heated that, at the inevitable mention of Harding's questionable bloodline, father and son proceeded, with shotgun in hand, to demand, and get, a retraction.
While Harding won the war of words and made the Marion Daily Star one of the most popular newspapers in the county, the battle took a toll on his health. In 1889, at age 24, he suffered from exhaustion and nervous fatigue. He spent several weeks at the Battle Creek Sanitarium to regain his strength, ultimately making five visits over 14 years. Harding later returned to Marion to continue operating the paper. He spent his days promoting the community on the editorial pages, and his evenings "bloviating" (a word which Harding frequently used, referring to longwinded, pompous political speech) with his friends over games of poker. In 1893, the Star supplanted the Independent as the official paper for Marion's governmental notices, after Harding exposed the rival paper for overcharging the city. In 1896, the Independent ceased doing business and Amos Kling wasted no time in financing and launching another rival paper, the Republican Transcript, in a failed attempt to derail his future son in law. Harding also made political speeches on the Chautauqua circuit and expressed admiration for his ideal American patron, Alexander Hamilton.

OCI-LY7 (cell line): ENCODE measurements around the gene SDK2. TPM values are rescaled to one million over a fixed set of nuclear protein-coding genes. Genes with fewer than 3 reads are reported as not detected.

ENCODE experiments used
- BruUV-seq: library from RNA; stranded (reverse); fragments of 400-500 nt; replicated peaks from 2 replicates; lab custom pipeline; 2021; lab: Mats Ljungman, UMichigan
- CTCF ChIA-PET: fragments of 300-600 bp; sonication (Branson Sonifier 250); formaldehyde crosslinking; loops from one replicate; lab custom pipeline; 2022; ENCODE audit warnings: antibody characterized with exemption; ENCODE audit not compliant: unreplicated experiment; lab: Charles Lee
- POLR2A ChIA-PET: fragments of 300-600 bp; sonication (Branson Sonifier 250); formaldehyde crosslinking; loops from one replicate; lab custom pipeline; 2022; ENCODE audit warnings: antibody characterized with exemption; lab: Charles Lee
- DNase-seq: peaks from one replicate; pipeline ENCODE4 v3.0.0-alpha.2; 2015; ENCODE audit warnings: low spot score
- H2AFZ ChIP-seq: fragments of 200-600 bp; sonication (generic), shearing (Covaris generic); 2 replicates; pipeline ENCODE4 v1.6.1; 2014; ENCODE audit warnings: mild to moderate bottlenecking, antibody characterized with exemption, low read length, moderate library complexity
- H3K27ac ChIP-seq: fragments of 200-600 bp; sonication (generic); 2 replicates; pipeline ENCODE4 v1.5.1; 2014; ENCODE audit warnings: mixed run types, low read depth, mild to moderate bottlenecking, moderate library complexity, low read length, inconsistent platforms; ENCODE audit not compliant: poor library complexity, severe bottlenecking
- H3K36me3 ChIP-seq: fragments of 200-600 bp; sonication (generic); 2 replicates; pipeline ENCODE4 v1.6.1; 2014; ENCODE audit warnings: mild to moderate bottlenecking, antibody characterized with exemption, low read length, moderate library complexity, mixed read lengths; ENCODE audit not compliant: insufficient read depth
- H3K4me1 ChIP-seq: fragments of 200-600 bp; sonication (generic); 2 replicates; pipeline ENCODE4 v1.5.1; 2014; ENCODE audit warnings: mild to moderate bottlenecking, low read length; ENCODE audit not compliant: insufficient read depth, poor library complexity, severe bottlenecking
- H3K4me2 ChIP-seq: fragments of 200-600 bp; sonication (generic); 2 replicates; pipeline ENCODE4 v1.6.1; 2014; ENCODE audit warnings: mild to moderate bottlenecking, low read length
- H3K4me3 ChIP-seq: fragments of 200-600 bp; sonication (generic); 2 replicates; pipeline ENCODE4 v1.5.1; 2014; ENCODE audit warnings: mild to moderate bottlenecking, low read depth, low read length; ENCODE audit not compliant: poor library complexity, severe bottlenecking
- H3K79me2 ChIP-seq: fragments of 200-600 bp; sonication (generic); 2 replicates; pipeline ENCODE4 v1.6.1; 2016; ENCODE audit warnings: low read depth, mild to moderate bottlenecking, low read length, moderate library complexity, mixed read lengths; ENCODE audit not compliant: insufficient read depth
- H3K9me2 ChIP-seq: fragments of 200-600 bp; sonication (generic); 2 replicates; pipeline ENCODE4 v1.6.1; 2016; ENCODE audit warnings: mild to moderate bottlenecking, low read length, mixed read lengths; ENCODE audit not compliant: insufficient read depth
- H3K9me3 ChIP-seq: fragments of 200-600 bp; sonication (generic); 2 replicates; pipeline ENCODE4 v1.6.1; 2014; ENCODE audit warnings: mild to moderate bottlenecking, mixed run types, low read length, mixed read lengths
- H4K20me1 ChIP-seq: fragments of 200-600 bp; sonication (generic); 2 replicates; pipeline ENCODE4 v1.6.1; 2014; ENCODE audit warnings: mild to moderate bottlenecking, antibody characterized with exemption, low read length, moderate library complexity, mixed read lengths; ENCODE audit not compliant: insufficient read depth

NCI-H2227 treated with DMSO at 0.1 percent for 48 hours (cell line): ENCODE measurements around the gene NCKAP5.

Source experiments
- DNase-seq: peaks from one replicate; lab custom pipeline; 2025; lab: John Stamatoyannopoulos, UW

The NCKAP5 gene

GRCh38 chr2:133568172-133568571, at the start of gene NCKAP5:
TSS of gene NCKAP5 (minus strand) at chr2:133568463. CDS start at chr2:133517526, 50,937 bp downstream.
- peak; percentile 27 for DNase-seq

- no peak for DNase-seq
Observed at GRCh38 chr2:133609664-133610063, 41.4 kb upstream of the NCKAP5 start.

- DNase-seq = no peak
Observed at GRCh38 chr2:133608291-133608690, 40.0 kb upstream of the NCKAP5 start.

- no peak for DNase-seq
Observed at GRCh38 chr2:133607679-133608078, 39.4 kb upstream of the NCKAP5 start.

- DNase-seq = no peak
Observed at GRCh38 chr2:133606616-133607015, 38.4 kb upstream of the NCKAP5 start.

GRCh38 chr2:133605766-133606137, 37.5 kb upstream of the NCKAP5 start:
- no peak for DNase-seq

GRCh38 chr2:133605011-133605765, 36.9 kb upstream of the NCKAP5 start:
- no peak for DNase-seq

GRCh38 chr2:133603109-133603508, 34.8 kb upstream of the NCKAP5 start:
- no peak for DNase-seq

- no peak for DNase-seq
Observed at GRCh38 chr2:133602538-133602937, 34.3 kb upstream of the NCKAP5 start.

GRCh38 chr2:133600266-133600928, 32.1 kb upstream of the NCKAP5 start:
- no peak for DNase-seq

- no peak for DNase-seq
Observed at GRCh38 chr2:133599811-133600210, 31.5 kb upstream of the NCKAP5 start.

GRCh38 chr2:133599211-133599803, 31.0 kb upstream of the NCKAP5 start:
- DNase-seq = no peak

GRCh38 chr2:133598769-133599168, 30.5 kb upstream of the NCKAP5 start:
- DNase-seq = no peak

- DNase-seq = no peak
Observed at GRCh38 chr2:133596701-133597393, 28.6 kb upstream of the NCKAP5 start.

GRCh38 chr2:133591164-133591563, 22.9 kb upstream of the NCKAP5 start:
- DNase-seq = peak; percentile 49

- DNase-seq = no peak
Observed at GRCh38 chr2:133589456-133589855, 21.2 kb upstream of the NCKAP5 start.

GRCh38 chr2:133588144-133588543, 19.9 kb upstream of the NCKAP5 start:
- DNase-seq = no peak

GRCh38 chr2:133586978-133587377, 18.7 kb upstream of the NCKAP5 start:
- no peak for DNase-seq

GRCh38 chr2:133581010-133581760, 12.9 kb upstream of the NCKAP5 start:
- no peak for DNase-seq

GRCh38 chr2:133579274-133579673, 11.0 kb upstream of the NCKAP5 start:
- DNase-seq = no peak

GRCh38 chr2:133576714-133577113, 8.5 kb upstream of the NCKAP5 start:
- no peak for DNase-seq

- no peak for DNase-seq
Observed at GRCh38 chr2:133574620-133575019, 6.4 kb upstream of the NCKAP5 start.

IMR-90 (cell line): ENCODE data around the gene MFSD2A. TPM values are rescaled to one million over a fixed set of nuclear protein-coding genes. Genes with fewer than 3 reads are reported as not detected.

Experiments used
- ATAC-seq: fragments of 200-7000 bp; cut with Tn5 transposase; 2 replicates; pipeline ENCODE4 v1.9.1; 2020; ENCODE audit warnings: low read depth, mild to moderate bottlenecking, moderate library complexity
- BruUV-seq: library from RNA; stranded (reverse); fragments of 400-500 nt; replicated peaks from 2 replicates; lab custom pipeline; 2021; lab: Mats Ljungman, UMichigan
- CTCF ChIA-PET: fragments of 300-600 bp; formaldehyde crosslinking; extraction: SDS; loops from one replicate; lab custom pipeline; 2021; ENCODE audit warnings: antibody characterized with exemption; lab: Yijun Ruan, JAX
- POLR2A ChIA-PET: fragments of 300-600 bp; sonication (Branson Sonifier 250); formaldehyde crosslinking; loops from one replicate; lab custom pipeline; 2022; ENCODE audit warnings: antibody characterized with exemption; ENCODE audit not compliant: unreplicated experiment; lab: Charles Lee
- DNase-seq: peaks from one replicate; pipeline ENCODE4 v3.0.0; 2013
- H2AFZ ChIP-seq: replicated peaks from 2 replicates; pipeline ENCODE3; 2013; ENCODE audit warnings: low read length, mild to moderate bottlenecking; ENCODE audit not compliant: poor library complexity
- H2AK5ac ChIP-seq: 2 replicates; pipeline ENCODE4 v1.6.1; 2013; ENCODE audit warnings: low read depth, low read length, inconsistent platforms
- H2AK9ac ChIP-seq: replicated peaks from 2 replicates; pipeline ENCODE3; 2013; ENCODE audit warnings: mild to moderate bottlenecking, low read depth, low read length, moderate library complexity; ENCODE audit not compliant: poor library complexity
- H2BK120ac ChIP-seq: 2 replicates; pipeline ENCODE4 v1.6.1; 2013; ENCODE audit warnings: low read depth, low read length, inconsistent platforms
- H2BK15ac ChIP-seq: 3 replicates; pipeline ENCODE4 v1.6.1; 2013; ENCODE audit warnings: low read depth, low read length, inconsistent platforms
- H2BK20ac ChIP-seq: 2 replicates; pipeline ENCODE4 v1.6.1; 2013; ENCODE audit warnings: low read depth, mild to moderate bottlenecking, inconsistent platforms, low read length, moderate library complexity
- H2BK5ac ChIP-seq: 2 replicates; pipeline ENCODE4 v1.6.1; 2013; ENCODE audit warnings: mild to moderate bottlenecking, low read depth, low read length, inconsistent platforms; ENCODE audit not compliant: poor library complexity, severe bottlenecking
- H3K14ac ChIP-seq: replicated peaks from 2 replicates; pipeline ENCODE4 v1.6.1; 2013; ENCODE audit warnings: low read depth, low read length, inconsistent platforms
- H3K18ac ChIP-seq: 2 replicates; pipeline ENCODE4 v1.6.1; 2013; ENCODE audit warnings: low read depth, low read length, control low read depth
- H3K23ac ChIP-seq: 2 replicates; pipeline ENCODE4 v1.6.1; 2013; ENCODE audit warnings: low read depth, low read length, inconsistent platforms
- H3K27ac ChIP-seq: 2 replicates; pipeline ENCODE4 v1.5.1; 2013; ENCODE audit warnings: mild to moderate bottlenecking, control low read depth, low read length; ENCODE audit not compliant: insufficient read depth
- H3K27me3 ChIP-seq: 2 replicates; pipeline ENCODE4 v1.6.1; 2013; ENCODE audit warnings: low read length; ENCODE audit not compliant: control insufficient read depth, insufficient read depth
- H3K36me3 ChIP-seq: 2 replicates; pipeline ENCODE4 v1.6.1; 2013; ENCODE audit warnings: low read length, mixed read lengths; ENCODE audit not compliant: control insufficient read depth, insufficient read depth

In 1900, a political opponent, J.F. McNeal, with the help of Amos Kling, secretly bought up $20,000 in loans owed by Harding, and immediately called them due in full. Harding just barely succeeded in securing the funds to pay off the debt in order to save the Star. In the last year of his Presidency,
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